Nearly 19 percent of office space in New York City is remain completely empty despite coronavirus restrictions being lifted more than two weeks ago and easing have started months earlier.
Although many companies have either called or are preparing to request workers to return to their offices, the amount of space available to be leased to firms is at an all time high.
The figure illustrates how remote work has quickly become the norm for many who would-be office workers. This is sending the city’s commercial real estate industry into turmoil.
But this has not been the case for the residential real estate market. In Manhattan, the median real estate apartment price hit $999,000 — an all time high.
When it comes to office space, before the pandemic, some 1.6 million people would commute into the city every day. Their presence helping to keep other businesses afloat with everything from shop and restaurants to theaters feeding off the back.
The amount of available space has only increased since the end of 2020 when 15 percent was available to be leased. That number has since jumped to 18.7 percent according to Newmark, a real estate services company.
In Downtown Manhattan, the number is even higher with 21 percent of offices without tenants.
With more employers allowing their workers to remote work for at least a portion of the working week, companies are now recalculating the amount of space they need and looking to either reduce their square footage in a bid to save costs.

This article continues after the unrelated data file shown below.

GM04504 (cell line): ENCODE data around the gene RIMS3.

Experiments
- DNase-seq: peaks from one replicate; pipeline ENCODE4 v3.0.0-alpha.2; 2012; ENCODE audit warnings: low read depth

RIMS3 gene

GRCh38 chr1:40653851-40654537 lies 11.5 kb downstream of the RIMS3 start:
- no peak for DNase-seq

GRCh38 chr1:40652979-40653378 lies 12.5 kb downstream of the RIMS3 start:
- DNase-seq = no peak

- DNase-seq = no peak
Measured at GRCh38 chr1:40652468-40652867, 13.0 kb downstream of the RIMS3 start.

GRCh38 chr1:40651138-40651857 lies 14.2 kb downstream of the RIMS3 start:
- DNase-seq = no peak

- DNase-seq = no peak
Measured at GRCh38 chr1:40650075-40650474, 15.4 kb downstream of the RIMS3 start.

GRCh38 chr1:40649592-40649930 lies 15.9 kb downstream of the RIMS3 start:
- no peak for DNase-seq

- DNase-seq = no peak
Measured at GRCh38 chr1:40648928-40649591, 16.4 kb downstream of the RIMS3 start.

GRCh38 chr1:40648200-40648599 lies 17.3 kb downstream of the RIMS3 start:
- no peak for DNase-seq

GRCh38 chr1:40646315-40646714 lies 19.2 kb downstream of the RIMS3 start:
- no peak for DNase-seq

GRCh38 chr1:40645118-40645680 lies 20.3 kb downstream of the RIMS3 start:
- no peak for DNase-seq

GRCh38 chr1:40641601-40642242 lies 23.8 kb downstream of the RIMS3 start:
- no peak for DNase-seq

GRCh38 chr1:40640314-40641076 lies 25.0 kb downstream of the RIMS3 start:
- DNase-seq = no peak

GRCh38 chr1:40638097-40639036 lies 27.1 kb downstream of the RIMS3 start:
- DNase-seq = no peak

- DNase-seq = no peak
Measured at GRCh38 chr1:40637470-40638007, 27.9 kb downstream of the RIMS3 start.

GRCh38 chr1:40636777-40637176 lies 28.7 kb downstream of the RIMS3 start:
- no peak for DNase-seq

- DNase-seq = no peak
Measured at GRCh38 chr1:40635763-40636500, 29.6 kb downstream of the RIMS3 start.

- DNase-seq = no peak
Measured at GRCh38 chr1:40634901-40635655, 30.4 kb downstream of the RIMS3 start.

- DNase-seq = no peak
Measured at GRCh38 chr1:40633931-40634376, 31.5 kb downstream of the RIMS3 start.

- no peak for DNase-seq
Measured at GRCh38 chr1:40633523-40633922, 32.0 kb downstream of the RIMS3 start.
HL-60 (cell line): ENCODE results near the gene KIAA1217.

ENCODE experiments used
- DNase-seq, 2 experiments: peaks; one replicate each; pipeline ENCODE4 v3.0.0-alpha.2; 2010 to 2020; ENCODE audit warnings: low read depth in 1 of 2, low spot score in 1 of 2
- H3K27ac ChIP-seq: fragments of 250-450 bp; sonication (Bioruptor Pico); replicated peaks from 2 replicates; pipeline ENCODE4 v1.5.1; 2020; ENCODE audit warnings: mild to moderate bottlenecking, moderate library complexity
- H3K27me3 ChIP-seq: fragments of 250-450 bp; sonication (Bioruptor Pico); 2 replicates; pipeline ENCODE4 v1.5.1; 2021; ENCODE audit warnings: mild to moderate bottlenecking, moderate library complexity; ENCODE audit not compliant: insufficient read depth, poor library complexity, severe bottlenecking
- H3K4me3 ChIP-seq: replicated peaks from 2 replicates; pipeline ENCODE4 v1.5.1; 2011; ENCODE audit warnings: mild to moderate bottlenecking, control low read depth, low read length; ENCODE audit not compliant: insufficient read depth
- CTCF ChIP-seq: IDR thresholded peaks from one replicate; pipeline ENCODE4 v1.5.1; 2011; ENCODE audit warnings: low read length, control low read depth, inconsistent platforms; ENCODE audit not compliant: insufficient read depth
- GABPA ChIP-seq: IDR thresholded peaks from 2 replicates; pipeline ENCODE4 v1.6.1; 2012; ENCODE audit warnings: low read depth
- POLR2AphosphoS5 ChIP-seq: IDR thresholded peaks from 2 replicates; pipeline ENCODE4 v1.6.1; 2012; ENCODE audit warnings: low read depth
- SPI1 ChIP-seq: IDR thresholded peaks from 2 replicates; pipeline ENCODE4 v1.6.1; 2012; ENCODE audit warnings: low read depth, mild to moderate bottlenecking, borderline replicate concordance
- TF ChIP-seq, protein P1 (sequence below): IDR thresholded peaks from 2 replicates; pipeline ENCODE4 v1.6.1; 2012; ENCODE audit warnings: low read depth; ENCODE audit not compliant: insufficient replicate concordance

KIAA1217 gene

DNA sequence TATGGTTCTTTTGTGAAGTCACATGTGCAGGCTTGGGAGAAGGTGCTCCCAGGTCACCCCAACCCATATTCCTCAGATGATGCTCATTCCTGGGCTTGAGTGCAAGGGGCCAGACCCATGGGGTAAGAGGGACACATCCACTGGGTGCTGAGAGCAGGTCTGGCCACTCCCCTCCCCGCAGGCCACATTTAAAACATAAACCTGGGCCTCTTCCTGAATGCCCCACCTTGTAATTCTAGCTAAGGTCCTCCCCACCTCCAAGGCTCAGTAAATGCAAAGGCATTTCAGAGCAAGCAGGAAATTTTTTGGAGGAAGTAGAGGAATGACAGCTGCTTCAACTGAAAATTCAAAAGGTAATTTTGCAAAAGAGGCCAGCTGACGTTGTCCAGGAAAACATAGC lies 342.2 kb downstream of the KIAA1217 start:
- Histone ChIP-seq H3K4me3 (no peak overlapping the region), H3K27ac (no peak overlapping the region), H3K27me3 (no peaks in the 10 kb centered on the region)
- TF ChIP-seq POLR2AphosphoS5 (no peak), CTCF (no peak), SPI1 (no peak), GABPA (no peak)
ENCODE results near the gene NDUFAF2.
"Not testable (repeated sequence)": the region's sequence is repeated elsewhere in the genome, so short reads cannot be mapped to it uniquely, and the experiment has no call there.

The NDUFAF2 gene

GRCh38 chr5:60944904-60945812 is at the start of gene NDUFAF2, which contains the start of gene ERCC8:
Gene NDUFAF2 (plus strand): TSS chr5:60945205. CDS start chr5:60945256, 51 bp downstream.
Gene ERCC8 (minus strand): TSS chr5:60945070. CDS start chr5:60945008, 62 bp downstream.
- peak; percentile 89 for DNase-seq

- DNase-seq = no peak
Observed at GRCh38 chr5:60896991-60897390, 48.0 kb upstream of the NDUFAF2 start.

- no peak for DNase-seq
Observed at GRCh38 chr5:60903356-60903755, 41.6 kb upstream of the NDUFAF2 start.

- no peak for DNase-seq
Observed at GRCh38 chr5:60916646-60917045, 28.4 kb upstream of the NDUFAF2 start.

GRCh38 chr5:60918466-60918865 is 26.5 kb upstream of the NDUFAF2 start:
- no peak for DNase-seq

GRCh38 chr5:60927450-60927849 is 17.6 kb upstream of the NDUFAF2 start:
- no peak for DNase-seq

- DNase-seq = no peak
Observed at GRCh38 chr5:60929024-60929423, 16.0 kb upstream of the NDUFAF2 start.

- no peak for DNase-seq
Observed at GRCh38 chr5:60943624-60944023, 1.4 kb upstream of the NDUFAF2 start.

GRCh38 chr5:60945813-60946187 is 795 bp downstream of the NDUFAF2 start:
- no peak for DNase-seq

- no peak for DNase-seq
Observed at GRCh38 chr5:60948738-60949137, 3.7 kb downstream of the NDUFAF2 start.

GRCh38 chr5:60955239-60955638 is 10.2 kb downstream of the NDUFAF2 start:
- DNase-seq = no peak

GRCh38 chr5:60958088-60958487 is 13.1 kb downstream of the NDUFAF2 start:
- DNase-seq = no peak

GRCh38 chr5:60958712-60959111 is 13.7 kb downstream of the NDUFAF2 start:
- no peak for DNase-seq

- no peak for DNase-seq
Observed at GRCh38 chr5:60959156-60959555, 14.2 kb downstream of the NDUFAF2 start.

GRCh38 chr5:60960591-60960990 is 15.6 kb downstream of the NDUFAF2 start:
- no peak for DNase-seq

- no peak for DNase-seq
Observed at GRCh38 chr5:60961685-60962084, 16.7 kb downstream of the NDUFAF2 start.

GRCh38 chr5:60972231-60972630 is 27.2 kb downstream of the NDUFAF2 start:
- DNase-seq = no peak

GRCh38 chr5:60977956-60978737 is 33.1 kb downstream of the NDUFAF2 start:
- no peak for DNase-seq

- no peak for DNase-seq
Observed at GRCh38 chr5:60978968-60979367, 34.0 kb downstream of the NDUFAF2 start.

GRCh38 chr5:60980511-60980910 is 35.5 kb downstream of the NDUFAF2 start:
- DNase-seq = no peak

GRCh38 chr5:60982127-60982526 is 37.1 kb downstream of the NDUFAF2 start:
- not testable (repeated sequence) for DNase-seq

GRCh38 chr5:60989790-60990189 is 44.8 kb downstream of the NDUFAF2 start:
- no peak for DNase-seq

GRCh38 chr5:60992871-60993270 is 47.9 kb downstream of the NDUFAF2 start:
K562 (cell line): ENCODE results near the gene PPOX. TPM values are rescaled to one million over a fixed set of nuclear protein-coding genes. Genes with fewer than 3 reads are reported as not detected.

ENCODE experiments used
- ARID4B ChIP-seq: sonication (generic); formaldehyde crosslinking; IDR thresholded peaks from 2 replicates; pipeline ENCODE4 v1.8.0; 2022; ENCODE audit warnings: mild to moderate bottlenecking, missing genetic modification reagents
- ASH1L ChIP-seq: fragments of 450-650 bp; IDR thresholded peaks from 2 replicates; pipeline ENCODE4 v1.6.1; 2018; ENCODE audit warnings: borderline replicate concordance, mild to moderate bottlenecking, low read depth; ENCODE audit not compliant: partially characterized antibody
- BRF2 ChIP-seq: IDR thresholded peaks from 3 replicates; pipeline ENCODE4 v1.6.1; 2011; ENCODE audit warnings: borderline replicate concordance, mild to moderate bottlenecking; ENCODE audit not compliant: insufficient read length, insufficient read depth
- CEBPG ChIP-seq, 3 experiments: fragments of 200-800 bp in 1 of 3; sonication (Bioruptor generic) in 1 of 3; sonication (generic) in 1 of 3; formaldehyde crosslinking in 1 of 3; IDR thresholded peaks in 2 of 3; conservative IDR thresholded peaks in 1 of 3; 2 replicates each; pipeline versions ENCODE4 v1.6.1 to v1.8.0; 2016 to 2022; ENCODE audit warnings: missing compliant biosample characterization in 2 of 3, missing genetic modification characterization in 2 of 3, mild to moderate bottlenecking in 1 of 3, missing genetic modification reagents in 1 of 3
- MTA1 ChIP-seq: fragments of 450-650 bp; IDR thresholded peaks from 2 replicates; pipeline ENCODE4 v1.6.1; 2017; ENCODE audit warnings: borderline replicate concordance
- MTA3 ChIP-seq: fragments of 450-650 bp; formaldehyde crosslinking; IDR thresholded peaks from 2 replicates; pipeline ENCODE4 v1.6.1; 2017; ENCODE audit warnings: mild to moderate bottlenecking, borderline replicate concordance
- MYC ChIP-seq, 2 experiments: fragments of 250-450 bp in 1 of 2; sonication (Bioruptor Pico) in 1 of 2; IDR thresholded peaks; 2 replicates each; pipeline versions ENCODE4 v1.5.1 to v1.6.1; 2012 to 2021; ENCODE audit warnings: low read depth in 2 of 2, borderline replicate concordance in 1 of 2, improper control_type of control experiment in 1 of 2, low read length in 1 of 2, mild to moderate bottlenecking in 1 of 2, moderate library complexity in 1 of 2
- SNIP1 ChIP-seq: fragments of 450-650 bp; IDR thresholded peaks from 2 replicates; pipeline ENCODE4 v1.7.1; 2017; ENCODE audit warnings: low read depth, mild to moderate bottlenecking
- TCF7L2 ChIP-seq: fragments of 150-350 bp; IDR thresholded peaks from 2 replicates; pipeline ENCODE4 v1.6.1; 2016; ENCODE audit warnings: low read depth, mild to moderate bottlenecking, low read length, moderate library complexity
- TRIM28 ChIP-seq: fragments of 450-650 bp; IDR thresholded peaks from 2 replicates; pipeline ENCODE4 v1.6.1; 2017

Many New York employers are offering greater flexibility to their work force, allowing at least some remote work even as the pandemic recedes and recalculating their space needs.
The situation is unlikely to resolve in the short term with a third of leases in large Manhattan buildings set to expire in the next three years according to CBRE with many indicating they won’t need as much space when the time comes to renew.
The amount of available space is also set to increase as new construction projects which were started pre-pandemic, add a further 14 million square feet of office space.
The situation seems to be the same across major US cities. Some 24.1 percent of offices in Los Angeles are without tenants with a 21.9 percent vacancy rate in Chicago, but both cities already had high rates before the pandemic begun at 18.1 percent and 15.5 percent rate respectively.
Some big tech companies such as Spotify, Facebook, Microsoft, Twitter, Salesforce and Amazon are extending their work-from home policies, some permanently.